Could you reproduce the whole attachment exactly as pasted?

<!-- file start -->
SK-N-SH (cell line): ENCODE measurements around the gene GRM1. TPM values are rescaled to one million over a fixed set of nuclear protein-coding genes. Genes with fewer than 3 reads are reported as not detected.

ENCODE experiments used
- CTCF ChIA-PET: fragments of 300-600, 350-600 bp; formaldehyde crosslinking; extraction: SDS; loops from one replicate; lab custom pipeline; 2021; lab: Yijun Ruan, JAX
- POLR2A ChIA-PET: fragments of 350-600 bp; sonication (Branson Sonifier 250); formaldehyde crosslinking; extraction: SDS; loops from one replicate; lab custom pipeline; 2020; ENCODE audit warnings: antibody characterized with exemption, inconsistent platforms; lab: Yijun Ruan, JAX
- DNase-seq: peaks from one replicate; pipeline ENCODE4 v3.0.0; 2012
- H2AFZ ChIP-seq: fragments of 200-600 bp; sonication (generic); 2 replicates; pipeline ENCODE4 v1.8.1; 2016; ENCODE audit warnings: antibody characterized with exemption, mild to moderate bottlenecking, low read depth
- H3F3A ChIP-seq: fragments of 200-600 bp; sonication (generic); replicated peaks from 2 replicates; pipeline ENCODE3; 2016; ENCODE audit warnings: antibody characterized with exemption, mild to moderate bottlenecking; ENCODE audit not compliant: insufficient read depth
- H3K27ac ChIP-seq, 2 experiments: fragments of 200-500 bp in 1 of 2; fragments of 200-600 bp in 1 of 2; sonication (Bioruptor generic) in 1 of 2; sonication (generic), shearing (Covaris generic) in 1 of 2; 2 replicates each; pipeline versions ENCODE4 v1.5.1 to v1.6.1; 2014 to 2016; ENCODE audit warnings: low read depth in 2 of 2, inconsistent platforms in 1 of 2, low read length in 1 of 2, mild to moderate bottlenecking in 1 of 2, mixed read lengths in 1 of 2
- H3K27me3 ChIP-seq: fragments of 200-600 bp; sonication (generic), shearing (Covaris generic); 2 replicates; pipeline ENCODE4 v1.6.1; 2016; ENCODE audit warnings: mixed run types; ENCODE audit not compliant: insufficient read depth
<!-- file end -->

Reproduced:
SK-N-SH (cell line): ENCODE measurements around the gene GRM1. TPM values are rescaled to one million over a fixed set of nuclear protein-coding genes. Genes with fewer than 3 reads are reported as not detected.

ENCODE experiments used
- CTCF ChIA-PET: fragments of 300-600, 350-600 bp; formaldehyde crosslinking; extraction: SDS; loops from one replicate; lab custom pipeline; 2021; lab: Yijun Ruan, JAX
- POLR2A ChIA-PET: fragments of 350-600 bp; sonication (Branson Sonifier 250); formaldehyde crosslinking; extraction: SDS; loops from one replicate; lab custom pipeline; 2020; ENCODE audit warnings: antibody characterized with exemption, inconsistent platforms; lab: Yijun Ruan, JAX
- DNase-seq: peaks from one replicate; pipeline ENCODE4 v3.0.0; 2012
- H2AFZ ChIP-seq: fragments of 200-600 bp; sonication (generic); 2 replicates; pipeline ENCODE4 v1.8.1; 2016; ENCODE audit warnings: antibody characterized with exemption, mild to moderate bottlenecking, low read depth
- H3F3A ChIP-seq: fragments of 200-600 bp; sonication (generic); replicated peaks from 2 replicates; pipeline ENCODE3; 2016; ENCODE audit warnings: antibody characterized with exemption, mild to moderate bottlenecking; ENCODE audit not compliant: insufficient read depth
- H3K27ac ChIP-seq, 2 experiments: fragments of 200-500 bp in 1 of 2; fragments of 200-600 bp in 1 of 2; sonication (Bioruptor generic) in 1 of 2; sonication (generic), shearing (Covaris generic) in 1 of 2; 2 replicates each; pipeline versions ENCODE4 v1.5.1 to v1.6.1; 2014 to 2016; ENCODE audit warnings: low read depth in 2 of 2, inconsistent platforms in 1 of 2, low read length in 1 of 2, mild to moderate bottlenecking in 1 of 2, mixed read lengths in 1 of 2
- H3K27me3 ChIP-seq: fragments of 200-600 bp; sonication (generic), shearing (Covaris generic); 2 replicates; pipeline ENCODE4 v1.6.1; 2016; ENCODE audit warnings: mixed run types; ENCODE audit not compliant: insufficient read depth